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I am trying to take in an input for the dimensions of a 2D matrix. And then use user input to fill in this matrix. The way I tried doing this is via vectors (vectors of vectors). But I have encountered some errors whenever I try to read in data and append it to the matrix.

//cin>>CC; cin>>RR; already done
vector<vector<int> > matrix;
for(int i = 0; i<RR; i++)
{
    for(int j = 0; j<CC; j++)
    {
    cout<<"Enter the number for Matrix 1";
         cin>>matrix[i][j];
    }
}

Whenever I try to do this, it gives me a subscript out of range error. Any advice?

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2  
you didn't initialize matrix. –  elyashiv Sep 11 '12 at 18:19
    
@elyashiv actually, matrix is initialized. –  Luchian Grigore Sep 11 '12 at 18:20
1  
@Luchian Grigore Vectors are initially empty. thus, the out of range error. –  Samy Arous Sep 11 '12 at 18:24
    
correct. as a vector of zero length holding a vector of zero length =) –  WhozCraig Sep 11 '12 at 18:25
    
@lcfseth so? That doesn't mean it's not initialized. It's an initialized vector object of size 0. Initialization has a precise meaning in C++. –  Luchian Grigore Sep 11 '12 at 18:26

3 Answers 3

up vote 12 down vote accepted

As it is, both dimensions of your vector are 0.

Instead, initialize the vector as this:

vector<vector<int> > matrix(RR);
for ( int i = 0 ; i < RR ; i++ )
   matrix[i].resize(CC);

This will give you a matrix of dimensions RR * CC with all elements set to 0.

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You could create a size RR vector of size CC vectors in one statement and avoid the resizes. –  juanchopanza Sep 11 '12 at 18:46
    
@juanchopanza are you talking about std::generate or just assignment? –  Luchian Grigore Sep 11 '12 at 18:47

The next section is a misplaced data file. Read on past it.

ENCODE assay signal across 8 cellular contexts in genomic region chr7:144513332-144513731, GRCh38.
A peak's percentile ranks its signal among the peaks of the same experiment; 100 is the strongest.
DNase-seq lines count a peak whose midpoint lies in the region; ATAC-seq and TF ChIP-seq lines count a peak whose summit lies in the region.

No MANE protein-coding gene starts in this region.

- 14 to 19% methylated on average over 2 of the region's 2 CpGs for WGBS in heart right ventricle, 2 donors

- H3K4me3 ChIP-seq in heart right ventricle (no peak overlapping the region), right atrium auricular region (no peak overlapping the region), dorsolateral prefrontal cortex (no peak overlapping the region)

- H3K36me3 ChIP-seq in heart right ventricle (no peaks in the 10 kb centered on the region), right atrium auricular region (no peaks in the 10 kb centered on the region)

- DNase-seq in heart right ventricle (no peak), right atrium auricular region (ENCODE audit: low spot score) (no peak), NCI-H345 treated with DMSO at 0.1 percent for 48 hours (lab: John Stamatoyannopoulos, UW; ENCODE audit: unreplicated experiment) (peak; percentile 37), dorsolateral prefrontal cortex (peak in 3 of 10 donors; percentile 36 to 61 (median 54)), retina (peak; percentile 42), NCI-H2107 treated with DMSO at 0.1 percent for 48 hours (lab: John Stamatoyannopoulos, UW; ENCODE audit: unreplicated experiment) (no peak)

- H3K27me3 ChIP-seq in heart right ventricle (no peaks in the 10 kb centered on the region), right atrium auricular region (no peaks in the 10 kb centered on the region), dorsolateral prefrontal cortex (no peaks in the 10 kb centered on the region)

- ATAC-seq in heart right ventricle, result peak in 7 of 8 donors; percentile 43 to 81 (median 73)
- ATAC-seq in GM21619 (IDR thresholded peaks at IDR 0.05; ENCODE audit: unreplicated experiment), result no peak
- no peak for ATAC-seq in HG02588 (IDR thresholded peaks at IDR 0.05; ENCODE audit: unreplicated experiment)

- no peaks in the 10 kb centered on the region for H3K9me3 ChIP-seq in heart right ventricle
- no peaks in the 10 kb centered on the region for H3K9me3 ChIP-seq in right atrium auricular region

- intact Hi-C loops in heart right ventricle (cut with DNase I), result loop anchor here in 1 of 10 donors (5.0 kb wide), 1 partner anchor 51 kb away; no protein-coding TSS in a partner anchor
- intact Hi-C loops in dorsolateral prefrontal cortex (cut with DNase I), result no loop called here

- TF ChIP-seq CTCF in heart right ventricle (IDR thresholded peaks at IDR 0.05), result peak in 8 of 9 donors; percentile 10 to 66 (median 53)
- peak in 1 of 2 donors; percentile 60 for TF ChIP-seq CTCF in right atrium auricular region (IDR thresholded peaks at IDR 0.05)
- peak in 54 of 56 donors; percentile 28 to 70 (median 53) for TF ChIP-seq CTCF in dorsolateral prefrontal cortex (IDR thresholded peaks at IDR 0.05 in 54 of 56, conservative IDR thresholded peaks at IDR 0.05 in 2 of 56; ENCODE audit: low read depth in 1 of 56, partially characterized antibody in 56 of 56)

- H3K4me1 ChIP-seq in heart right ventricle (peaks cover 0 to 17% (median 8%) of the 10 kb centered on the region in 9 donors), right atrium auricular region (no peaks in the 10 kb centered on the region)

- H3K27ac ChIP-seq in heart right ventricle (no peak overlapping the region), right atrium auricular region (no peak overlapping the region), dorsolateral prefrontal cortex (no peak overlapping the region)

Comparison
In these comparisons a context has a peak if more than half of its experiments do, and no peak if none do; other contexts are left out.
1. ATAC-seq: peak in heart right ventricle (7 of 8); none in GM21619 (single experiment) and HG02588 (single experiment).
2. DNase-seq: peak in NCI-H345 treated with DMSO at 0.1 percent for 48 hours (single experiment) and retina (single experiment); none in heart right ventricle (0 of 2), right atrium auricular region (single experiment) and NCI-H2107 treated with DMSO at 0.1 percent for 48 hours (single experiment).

5  
Just initialization, something like vector<vector<int> > matrix(RR, std::vector<int>(CC));. –  juanchopanza Sep 11 '12 at 18:52

You have to initialize the vector of vectors to the appropriate size before accessing any elements. You can do it like this:

vector<vector<int> > matrix(RR, std::vector<int>(CC));

This creates a vector of RR size CC vectors, filled with 0.

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+1: That's what I do too. Surprised you're the only one who gave this answer. As an aside, I would never use a vector of vectors to represent a matrix. =) –  paddy Sep 11 '12 at 22:05
    
@paddy I wouldn't use it either. The idea of being able to arbitrarily resize any column or row at any time, or changing the dimensions of a matrix after creation, is too scary for me. –  juanchopanza Sep 12 '12 at 5:38
    
It's normal to change dimensions of a matrix (in MatLab you do it all the time), but in real-world use, the matrix is a contiguous block, and all you are changing is the rows/cols (basically keeping track of stride-lengths) - to index an element in the matrix, you calculate the linear index from your multi-dimensional index. –  paddy Sep 12 '12 at 21:53
    
@paddy I know it is normal but more often than not it is a bad idea. My matrices have fixed sizes and that dramatically reduces the scope for errors. –  juanchopanza Sep 12 '12 at 21:57
    
I think you misunderstood my reply. I was agreeing with you, and providing insight into how real applications do this. You never change the dimension of one row. Most times I've used Matrices outside of MatLab it's been for 3D work, and yes in that case I have a fixed-sized array with no heap allocation. When I really need a 2D dynamic array, I usually grab a single block of memory and dish out my row pointers and data area within that block. –  paddy Sep 12 '12 at 22:14

I'm not familiar with c++, but a quick look at the documentation suggests that this should work:

//cin>>CC; cin>>RR; already done
vector<vector<int> > matrix;
for(int i = 0; i<RR; i++)
{
    vector<int> myvector;
    for(int j = 0; j<CC; j++)
    {
        int tempVal = 0;
        cout<<"Enter the number for Matrix 1";
        cin>>tempVal;
        myvector.push_back(tempVal);
    }
    matrix.push_back(myvector);
}
share|improve this answer
    
Correct, but this suffers from performance penalties due to subsequent push-back. –  Luchian Grigore Sep 11 '12 at 18:27
5  
@LuchianGrigore: Reading a matrix from std::cin kills your argument about performance –  stefan Sep 11 '12 at 21:17

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